Published on May 31st, 2014 | by Greg

They Call Me Q: An All-American One Woman Play With Verve

The best stories are always the most personal, translated through experience into a narrative that a diverse audience can relate to and understand. And while big budgets, huge sets, special effects, and famous names can certainly draw in crowds, there is much to be said for the more intimate productions. One of the quintessential New York attractions is our collection of varied cultures- and what better way to connect than with theater?

Opening June 4th at St. Luke’s theater (308 West 46th Street), this off-Broadway show is as simple as they come. They Call Me Q has been performed at the United Nations and across the United States, and is essentially the story of one woman, Qurrat Ann Kadwani. Sprinkled throughout her life are a dozen or so characters that she impressively channels, from Caucasian teachers to Puerto Rican classmates. It ends up being pretty funny and quite touching, ranging between impressions and a solid tale that is quite engaging. Their description is pretty apt: it’s a story of an “Indian girl growing up in the Boogie Down Bronx who gracefully seeks balance between the cultural pressures brought forth by her traditional parents and wanting acceptance into her new culture”.

But what it misses is the comedy and deft touch brought to the stage, as we progress from the requisite rough childhood to an adulthood with the expected pressures of marriage and conformity. A few small props aside, it’s Qurrat’s journey holding your focus the entire time, a tough solo act with only a few music cues and no intermission to take you out of her world. Confident and blissfully forward, you’re in safe hands here, with nothing too adult and a show safe for the whole family. We wished for a little more at the end- it stops sort of abruptly.

They Call Me Q is as entertaining a biography as we’ve seen on the stage, and performances run throughout the month on Mondays and Wednesdays until July 2nd. Tickets run from $39.50 to $59.50, and are available now.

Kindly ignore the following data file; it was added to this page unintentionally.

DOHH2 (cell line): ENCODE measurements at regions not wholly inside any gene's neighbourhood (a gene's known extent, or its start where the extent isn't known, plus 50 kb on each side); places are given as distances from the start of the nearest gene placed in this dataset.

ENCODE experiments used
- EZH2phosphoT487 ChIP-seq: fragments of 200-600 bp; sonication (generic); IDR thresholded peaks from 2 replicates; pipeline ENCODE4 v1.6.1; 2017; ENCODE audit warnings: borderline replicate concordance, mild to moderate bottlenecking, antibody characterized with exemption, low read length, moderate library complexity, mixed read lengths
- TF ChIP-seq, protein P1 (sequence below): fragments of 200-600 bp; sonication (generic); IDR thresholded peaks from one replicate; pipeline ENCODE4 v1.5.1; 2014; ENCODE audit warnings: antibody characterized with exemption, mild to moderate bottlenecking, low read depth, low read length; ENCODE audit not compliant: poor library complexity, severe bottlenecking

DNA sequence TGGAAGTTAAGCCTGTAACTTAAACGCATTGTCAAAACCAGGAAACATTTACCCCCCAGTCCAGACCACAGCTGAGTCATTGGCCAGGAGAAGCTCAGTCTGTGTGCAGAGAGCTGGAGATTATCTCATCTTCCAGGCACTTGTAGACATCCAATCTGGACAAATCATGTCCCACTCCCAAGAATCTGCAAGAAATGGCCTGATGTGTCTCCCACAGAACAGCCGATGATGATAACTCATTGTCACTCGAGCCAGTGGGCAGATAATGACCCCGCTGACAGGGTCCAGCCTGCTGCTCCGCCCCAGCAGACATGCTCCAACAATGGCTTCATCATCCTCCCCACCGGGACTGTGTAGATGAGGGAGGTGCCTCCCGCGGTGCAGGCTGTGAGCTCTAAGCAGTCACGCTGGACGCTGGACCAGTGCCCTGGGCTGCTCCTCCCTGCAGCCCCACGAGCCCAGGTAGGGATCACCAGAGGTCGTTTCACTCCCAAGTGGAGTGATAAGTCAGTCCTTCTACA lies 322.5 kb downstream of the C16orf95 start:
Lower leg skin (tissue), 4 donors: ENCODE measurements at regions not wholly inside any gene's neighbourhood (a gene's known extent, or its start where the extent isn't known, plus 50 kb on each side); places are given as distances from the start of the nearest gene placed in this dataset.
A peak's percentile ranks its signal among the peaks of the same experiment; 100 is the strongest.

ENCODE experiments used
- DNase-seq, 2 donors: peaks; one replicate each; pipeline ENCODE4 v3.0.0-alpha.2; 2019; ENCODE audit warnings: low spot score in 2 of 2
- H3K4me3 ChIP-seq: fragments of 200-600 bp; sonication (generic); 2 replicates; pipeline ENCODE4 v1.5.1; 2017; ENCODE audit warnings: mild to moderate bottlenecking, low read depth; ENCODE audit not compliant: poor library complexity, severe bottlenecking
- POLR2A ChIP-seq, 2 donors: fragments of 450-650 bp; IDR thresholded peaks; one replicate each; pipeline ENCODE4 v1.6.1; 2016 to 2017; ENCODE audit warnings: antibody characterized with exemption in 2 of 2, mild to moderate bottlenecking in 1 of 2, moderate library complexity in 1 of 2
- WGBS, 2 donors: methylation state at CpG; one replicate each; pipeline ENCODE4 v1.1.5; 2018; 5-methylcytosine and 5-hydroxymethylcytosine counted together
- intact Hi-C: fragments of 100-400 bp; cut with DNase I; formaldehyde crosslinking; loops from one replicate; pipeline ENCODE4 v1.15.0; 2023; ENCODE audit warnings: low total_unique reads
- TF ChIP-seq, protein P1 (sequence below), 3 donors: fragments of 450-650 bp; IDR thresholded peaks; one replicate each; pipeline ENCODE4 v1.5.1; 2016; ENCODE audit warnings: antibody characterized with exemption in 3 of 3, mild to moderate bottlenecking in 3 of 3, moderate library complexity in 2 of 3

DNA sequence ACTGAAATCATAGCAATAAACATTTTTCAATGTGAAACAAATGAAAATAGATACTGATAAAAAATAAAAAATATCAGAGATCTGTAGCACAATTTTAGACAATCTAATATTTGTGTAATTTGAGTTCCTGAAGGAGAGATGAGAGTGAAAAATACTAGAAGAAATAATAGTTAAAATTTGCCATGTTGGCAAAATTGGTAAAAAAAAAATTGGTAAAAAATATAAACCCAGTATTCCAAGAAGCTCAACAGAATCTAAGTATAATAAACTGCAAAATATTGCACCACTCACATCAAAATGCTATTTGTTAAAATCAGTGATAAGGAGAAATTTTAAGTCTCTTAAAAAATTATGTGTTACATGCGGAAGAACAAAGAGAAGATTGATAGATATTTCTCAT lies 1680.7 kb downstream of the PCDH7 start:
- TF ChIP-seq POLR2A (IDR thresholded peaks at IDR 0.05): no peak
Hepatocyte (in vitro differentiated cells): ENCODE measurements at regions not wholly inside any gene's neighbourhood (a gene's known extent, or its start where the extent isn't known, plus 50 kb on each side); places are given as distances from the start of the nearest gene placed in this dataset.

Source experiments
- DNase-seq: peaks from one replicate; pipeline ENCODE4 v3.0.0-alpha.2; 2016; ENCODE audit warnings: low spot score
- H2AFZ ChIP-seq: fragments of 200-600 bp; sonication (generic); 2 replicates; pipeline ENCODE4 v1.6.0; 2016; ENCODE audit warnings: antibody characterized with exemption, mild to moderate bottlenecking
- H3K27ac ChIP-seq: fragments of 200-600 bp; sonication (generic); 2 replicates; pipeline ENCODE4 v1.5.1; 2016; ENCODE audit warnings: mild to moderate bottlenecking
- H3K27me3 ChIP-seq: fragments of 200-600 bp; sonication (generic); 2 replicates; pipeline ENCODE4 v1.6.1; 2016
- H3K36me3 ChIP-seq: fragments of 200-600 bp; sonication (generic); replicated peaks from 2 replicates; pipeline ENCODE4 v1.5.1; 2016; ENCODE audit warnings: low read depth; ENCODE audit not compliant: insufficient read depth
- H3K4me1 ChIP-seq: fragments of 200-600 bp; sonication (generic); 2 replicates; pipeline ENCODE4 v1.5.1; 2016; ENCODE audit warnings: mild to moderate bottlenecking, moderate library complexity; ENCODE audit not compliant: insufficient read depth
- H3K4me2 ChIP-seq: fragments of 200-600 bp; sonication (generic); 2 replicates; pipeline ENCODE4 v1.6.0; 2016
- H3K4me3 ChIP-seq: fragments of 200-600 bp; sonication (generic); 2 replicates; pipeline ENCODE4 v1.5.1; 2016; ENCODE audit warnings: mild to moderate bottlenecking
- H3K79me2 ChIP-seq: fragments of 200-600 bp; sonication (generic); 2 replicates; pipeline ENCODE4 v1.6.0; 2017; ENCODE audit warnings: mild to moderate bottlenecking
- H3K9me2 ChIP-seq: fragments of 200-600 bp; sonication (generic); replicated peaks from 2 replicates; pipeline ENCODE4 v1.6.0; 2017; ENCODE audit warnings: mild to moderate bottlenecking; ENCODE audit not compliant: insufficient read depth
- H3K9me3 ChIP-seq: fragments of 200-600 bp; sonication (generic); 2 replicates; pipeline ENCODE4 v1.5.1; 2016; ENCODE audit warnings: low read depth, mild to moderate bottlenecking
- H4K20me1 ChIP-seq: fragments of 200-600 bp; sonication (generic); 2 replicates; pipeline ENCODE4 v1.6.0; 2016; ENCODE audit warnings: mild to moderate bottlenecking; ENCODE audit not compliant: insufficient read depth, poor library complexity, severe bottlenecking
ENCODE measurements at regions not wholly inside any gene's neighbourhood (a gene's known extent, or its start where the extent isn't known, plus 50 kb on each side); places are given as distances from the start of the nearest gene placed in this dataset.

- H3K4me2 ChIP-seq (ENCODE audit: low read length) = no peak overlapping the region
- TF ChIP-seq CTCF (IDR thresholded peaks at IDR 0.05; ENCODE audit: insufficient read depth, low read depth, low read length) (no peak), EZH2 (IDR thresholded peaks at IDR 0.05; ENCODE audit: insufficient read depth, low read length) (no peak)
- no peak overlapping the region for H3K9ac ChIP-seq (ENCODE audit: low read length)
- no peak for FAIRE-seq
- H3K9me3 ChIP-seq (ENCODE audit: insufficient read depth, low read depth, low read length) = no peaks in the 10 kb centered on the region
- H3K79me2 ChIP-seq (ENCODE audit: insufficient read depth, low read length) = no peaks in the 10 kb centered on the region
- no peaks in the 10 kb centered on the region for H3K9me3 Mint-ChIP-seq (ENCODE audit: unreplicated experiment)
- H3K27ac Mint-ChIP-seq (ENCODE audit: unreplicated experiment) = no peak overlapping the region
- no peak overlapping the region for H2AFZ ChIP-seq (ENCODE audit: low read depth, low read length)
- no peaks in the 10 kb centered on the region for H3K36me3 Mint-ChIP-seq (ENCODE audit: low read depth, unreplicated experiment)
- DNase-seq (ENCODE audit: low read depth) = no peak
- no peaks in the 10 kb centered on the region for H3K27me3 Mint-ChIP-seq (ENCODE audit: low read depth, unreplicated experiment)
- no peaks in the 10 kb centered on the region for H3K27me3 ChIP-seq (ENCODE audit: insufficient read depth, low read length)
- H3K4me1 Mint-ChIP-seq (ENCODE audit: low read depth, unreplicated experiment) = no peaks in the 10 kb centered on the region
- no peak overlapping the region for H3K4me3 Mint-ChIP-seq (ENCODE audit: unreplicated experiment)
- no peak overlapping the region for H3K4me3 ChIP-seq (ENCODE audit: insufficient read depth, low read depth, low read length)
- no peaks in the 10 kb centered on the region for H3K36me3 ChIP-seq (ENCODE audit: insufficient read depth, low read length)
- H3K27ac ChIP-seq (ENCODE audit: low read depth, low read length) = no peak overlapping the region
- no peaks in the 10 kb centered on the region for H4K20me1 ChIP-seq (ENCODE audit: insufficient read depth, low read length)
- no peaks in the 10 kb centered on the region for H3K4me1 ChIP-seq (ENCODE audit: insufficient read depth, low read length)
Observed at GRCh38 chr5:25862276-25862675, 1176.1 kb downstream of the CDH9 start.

About the Author

Greg dreamed up the idea for the Truly Network while living in Hawaii, which began with a single site called TrulyObscure. In 2010, when advertisers and readers were requesting coverage beyond the scope of that site, TrulyNet was launched, reaching a broader audience over a variety of niche sites. Formerly the head technology correspondent for the Des Moines Register at age 16, he has since lived and worked in five states and two countries, helping a list of organizations and companies that includes the United States Census Bureau, TripAdvisor, Events Photo Group, Berlitz, and Computer Geeks. He also served as the Content Strategy Manager for HearPlanet, a multi-platform app that has reached over a million users and has been featured in the New York Times, Hemispheres Magazine, National Geographic Adventure, Fox Business News, PC Magazine, and even Apple’s own iPhone ads. Greg has written as a restaurant critic and feature journalist for a number of national and international publications, including City Weekend Magazine, Red Egg Magazine, the Newton Daily News, Capital Change Magazine, and an arm of China Daily, Beijing Weekend. In addition, he has served as a consulting editor for the Foreign Language Press of Beijing, as well as a writer and editor for the George Washington University Hatchet, the school newspaper of his alma mater. Originally from Iowa, Greg is currently living in the West Village of Manhattan.

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